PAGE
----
April 2016 Monthly Forecast

Posted 1 April 2016
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THE SECURITY COUNCIL

In Hindsight: Making Effective Use of “Any Other Business”

Over the last year, there has been a marked increase in the use of the agenda item “any other business” (AOB) by Council members. As a standing agenda item for any consultations, it allows Council members to discuss a range of issues. In 2015, there were 56 substantive discussions under AOB relating to issues on the Council’s agenda as well as some that were not. This was more than double the number in 2014, and it appears to be a growing trend: there were 14 substantive AOB discussions this February. 

There are a number of reasons for the greater use of the AOB format. In part, this trend can be traced to a renewed interest in making better use of conflict prevention tools at the Council’s disposal and the discontinuation of the Secretariat providing “horizon-scanning” briefings, which were used to bring emerging issues to the Council’s attention. While the formal request to discuss an issue comes from a Council member, the Secretariat has initiated a briefing under AOB more than 20 times in the last two years. The most recent was its request to brief on Western Sahara on 18 March, when Morocco announced that it intended to reduce the civilian component of the UN mission there. Secretariat requests are in line with the spirit of Article 99 of the UN Charter, which states that the Secretary-General may bring to the Security Council’s attention any matter that may threaten the maintenance of international peace and security.

Over the years, Council members have used AOB to introduce drafts, discuss specific incidents, or allow chairs of subsidiary bodies to brief on a particular issue. While it is still used for these reasons, there has been a significant increase in substantive briefings under AOB. The humanitarian situations in Palestine, South Sudan, Sudan, Syria and Yemen have recently been covered under AOB. Political developments, particularly related to elections or the implementation of peace agreements, prompted requests for AOB briefings on the Central African Republic (CAR), Guinea-Bissau, Libya and Mali. Among the situations that had at least four AOB briefings in 2015 were Burundi, CAR, Mali, Syria and Yemen.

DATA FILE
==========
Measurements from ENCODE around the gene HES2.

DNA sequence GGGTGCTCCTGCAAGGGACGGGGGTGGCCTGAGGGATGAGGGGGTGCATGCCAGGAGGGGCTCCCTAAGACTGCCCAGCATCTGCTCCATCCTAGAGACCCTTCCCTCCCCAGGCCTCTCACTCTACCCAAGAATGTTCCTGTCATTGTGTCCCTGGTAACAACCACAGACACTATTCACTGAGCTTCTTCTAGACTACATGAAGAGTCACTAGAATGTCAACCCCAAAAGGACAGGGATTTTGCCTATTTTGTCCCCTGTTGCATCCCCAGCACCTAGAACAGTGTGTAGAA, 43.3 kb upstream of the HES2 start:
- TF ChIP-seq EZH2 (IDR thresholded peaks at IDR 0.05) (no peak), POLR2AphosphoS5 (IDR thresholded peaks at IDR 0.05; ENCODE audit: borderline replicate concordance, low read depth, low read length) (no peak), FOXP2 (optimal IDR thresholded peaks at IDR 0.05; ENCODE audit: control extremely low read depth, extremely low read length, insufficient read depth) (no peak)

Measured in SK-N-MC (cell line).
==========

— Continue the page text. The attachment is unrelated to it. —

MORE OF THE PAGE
This format was also used to keep abreast of developments regarding situations not on the Council’s agenda, such as Burkina Faso, Guinea and Nepal. Discussing the appointment process for the next Secretary-General under AOB provided a way to informally exchange initial views on how the process might develop.

The mix of issues suggests that, while there are times this format is used as a conflict prevention tool, its regular use has been for additional discussions on issues that are already full-blown conflicts, such as Mali, Syria and Yemen.